proven it in a recent article for The New American magazine
.
What's more, because workers under 40 are paying more as a percentage
of their income into Social Security than their fathers (and for
smaller benefits), the ripoff is becoming more and more pronounced.
Anyone who doubts this fact can check out the
spreadsheet I created contrasting Social Security benefits with
a private account
, or create his own spreadsheet comparison.

A
surefire indicator that you've won the argument on Social Security
privatization is when the liberal you are talking with starts spouting
the Democratic Party talking point about how "Social Security
is not a retirement program where you acquire your own personal
stash, but an insurance program." That's the equivalent of
saying "I don't care if I impoverish America's workers, including
the working poor, along with America's elderly; the most important
point is to keep the government in control of their money."

The
recent proposal by Senator Chuck Hagel (R-NE) to extend the full
retirement age for Social Security from 67 to 68 years is indicative
of the inherent problem in a "pay as you go" scam like
Social Security. The main problem with any "pay as you go"
system (other than the fact that it is beyond the authority given
to Congress under the Constitution) is that the longer the people
live, the worse a deal the system becomes. If three people paying
taxes for 40 years support one Social Security recipient receiving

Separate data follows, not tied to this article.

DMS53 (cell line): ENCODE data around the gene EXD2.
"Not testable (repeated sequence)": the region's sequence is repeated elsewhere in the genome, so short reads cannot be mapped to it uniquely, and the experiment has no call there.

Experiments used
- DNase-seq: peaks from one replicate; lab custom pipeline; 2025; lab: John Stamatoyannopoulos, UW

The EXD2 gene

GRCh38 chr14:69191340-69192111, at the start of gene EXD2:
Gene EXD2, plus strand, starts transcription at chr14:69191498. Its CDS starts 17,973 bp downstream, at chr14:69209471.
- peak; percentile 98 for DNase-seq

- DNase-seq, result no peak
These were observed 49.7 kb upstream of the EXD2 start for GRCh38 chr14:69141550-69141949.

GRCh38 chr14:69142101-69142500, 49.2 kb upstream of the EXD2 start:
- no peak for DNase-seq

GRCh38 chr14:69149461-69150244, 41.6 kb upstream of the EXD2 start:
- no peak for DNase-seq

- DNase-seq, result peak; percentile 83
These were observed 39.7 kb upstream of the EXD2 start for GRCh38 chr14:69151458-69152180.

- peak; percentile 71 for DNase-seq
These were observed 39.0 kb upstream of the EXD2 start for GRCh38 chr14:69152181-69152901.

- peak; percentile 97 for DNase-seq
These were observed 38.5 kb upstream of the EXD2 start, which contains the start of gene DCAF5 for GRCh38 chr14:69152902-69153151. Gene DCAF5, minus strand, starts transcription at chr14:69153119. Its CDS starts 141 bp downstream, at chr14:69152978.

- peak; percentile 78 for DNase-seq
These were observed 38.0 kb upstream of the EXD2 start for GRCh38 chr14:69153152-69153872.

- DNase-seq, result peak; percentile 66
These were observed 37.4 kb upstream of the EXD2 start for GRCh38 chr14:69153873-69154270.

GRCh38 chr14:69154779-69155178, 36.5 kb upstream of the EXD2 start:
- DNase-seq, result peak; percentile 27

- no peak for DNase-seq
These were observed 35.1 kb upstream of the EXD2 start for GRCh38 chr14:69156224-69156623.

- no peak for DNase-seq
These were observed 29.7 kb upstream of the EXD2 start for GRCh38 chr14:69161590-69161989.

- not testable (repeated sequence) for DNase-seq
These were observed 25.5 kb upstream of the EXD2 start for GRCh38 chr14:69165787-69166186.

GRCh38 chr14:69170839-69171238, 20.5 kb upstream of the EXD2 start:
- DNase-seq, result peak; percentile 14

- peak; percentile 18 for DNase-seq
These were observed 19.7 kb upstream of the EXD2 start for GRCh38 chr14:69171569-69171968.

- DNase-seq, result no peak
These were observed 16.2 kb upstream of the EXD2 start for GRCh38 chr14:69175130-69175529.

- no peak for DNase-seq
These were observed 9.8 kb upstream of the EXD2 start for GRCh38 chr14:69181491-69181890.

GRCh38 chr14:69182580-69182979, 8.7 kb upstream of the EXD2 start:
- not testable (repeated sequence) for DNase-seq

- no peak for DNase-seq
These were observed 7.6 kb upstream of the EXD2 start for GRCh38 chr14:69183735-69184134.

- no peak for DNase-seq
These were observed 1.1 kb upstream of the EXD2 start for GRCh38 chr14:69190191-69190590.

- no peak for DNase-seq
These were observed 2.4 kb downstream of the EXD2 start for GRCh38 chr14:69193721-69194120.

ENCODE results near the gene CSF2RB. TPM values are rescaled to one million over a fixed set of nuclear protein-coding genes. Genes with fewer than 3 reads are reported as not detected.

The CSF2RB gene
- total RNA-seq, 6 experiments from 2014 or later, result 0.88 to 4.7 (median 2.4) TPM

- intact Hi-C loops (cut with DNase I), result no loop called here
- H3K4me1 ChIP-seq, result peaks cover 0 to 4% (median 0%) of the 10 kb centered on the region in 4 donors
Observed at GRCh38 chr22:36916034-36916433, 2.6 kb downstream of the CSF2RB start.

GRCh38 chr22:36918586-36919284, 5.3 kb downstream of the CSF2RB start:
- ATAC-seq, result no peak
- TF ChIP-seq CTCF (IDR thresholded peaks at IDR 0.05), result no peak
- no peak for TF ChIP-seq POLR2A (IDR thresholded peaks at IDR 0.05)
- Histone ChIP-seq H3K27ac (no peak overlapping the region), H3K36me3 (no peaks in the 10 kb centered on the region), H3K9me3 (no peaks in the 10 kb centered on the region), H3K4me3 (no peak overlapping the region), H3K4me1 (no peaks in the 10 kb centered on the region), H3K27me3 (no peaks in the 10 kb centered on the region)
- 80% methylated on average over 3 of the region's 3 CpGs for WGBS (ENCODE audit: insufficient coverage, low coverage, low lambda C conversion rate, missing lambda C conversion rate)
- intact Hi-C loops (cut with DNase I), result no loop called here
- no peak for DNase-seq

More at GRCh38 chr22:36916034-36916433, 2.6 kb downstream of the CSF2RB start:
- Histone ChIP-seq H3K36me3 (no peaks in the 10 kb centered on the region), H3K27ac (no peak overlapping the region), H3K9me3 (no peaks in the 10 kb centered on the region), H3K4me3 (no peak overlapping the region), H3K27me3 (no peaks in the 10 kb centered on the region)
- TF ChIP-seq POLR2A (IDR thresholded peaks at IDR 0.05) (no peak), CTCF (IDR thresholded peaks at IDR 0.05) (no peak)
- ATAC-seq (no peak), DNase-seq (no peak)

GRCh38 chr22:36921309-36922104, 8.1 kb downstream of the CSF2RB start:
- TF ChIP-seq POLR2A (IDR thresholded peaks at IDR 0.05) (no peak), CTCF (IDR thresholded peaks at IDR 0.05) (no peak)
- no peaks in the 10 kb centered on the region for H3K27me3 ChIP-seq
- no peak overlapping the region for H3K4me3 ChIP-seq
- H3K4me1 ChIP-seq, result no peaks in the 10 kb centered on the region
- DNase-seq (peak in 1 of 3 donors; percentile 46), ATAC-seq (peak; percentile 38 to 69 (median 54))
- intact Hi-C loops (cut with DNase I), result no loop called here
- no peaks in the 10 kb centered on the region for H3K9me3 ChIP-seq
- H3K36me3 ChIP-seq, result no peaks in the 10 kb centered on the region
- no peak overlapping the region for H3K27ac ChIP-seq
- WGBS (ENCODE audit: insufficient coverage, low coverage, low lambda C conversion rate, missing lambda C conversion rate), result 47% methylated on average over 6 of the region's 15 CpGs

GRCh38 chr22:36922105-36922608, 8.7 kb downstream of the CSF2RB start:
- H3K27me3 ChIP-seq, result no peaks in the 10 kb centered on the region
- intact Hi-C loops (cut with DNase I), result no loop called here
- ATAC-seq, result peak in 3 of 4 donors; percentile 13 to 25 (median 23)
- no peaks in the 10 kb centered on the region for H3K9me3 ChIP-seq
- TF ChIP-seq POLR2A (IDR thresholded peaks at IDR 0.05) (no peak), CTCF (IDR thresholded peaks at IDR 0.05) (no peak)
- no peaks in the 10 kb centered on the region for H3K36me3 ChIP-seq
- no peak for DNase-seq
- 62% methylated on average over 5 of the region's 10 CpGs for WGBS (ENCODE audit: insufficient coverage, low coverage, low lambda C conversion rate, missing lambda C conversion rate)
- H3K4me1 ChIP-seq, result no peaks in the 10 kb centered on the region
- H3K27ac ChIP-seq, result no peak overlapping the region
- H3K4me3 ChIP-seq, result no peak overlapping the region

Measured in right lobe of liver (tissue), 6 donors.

benefits for 20 years, then a recipient who collects for 30 years
after retirement must have three people working 60 years to support
the same benefit level.

When
people live longer — and the American people are increasingly living
longer — you must either raise the contribution (taxes), cut the
benefit payout, or postpone the date of retirement (which is a cut
in benefit). Liberals have made their decision about which they
would prefer to do. They want to increase taxes, especially if they
can be raised only on "the rich." (Remember the Bill Clinton
definition of "rich" for the purposes of tax increases:
anyone making more than $30,000 per year.)

The
payout from a stock savings fund, however, is not based upon how
long other people will live to collect the benefits. Rather it is
based upon how much you put in, and how long it earned interest.
Once you have money in stocks, you can keep collecting until you
reach 150 years of age and it won't impact the solvency of the stock
fund.

In
short, the longer Americans live, the worse a deal Social Security
becomes compared to a private fund. The only way the Democratic
Party might be salvaged is if the Republican Party self-destructs
on privatization. That may happen. Bush may bungle the issue with
a phony "privatization" that will discredit the issue
for years to come. However Bush and the Republicans in Congress
handle their reform agenda, it won't change the fact that Social
Security is an ever increasingly raw deal for all Americans.

It's
time for a "New Deal" that is a good deal: Total privatization
now!

March
14, 2005

Thomas
R. Eddlem
[send him mail] is
a freelance writer and a radio talk show host based in Massachusetts.
His website is located at www.dangeroustalk.com.